Article Information

Received 23 July 2019

Revised 25 February 2022

Accepted 19 March 2022

Available online 16 June 2022

(early access)

Published 19 January 2023

Authors’ Contribution

MIA conducted the experiment, collected data, performed the statistical analysis and wrote the manuscript. SJ helped in experimental feed preparation. AWY helped in chemical analysis. FA and JI supervised the experimental animals and assisted in manuscript drafting.

Key words

Growth performance, Nutrient digestibility, Maize stovers, Maize cobs, Nili-Ravi buffalo calves, Wheat straw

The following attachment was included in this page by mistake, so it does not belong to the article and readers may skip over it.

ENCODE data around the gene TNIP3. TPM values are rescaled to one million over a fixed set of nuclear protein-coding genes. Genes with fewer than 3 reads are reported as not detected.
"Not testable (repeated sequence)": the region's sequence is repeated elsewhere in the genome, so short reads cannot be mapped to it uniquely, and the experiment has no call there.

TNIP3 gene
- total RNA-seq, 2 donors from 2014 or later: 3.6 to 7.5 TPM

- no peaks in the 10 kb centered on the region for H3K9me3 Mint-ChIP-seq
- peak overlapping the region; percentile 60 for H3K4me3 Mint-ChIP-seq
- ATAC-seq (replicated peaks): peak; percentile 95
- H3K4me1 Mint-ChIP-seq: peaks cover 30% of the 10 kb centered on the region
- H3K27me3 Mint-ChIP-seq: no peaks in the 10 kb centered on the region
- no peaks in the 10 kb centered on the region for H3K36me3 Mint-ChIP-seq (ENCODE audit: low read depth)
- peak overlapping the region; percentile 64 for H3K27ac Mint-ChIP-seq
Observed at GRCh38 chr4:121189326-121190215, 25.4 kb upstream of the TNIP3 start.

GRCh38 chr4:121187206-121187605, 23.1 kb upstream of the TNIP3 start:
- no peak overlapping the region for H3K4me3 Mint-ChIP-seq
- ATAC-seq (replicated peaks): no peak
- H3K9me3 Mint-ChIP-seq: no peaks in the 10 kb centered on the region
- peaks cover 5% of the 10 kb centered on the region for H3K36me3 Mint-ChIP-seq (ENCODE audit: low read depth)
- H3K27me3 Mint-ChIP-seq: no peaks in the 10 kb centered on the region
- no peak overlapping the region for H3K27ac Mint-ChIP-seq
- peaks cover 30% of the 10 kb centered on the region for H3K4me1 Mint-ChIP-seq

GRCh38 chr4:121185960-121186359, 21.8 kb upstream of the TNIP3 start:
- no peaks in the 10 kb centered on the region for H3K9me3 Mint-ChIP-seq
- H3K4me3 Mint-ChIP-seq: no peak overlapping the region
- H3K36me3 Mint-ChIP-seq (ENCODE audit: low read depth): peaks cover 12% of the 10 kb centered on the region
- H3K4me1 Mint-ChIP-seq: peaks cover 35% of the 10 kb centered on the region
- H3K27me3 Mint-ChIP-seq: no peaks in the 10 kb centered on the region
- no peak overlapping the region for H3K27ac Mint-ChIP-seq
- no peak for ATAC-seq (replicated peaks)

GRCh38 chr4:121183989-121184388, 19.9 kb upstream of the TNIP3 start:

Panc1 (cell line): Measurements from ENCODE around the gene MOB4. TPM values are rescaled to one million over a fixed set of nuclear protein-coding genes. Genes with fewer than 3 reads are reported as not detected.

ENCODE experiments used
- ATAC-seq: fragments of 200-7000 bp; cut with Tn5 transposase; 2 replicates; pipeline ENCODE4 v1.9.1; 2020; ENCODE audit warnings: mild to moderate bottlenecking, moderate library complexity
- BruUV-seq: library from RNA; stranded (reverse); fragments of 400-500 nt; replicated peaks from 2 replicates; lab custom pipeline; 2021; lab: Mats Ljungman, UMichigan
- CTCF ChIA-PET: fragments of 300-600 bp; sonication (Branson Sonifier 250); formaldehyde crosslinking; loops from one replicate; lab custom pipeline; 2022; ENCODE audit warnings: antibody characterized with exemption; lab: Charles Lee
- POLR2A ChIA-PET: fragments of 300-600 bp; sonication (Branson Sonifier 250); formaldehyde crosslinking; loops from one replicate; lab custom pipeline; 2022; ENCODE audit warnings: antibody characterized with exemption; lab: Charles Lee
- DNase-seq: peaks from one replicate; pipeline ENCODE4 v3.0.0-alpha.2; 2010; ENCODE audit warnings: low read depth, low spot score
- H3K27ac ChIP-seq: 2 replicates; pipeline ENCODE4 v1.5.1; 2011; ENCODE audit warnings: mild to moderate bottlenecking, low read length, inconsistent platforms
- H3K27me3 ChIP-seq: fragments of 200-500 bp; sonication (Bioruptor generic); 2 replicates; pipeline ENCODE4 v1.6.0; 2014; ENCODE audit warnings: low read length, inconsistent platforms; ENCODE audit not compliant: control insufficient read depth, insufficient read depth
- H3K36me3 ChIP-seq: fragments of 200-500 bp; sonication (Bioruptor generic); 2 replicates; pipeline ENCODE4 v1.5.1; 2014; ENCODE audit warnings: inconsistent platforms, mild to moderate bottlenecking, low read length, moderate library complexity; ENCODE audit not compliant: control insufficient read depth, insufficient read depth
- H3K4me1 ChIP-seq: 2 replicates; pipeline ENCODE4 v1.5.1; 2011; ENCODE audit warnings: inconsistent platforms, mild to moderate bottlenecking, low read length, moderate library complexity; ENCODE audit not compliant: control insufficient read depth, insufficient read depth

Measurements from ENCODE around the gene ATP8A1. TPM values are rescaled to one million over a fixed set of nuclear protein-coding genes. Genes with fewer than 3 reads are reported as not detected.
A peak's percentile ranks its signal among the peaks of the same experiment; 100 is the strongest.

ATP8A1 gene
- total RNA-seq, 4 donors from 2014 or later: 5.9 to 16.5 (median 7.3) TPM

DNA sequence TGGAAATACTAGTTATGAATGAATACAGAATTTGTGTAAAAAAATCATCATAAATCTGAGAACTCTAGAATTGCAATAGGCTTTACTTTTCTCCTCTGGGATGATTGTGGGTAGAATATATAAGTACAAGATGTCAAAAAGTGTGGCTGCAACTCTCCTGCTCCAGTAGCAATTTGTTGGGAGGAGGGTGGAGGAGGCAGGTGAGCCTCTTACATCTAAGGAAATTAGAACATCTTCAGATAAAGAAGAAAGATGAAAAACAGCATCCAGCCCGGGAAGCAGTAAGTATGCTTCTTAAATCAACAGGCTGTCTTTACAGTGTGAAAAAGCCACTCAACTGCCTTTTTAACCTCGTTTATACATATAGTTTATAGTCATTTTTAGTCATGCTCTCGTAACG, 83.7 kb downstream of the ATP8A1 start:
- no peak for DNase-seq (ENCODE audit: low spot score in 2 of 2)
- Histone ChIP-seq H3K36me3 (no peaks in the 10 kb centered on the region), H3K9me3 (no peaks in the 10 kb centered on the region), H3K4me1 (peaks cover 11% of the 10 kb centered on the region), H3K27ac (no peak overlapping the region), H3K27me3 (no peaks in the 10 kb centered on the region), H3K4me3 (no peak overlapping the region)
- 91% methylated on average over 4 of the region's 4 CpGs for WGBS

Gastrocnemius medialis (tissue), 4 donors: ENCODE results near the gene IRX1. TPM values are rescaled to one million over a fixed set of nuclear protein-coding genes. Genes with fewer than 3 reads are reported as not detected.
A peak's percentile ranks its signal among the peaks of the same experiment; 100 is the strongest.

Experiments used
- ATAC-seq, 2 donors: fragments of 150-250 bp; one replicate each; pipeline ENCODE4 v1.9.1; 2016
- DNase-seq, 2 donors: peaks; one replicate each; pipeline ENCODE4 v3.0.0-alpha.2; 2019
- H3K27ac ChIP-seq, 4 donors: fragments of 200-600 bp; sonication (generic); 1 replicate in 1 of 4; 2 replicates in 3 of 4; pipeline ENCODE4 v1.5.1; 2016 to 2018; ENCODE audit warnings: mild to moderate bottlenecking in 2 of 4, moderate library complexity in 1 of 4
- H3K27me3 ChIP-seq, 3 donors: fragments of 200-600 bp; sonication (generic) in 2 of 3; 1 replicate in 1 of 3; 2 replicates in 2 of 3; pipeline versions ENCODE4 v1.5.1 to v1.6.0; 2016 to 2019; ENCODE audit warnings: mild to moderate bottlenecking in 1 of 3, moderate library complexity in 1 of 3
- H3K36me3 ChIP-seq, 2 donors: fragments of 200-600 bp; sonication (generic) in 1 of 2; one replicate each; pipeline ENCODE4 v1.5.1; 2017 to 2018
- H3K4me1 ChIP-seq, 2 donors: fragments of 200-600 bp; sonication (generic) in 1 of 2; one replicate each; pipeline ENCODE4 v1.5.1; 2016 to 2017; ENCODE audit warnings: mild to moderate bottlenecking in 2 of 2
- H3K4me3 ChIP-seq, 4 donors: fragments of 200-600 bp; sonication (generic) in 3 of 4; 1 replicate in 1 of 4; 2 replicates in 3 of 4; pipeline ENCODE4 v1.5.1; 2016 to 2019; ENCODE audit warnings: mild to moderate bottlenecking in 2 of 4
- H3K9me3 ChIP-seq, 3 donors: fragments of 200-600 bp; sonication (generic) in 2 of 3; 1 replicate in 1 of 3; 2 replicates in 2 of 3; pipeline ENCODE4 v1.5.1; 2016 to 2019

DOI: https://dx.doi.org/10.17582/journal.pjz/20190723100729

* Corresponding author: mianjumparc@gmail.com

0030-9923/2023/0002-943 $ 9.00/0

Copyright 2023 by the authors. Licensee Zoological Society of Pakistan.

This article is an open access article distributed under the terms and conditions of the Creative Commons Attribution (CC BY) license (https://creativecommons.org/licenses/by/4.0/).



INTRODUCTION